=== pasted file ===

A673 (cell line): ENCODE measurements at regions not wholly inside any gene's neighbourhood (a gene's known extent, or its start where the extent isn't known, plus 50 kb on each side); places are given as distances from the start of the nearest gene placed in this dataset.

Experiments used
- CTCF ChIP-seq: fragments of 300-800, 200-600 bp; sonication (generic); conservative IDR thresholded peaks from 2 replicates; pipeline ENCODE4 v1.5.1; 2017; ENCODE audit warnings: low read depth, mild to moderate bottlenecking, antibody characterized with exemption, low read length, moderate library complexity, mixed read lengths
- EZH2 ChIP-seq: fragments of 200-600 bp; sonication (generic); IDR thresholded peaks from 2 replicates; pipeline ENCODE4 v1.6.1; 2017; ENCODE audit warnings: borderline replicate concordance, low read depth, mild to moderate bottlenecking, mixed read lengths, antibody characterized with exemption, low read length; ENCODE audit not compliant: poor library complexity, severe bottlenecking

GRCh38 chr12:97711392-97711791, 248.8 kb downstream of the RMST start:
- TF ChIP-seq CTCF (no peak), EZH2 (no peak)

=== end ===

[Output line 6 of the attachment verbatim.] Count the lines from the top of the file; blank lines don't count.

- TF ChIP-seq CTCF (no peak), EZH2 (no peak)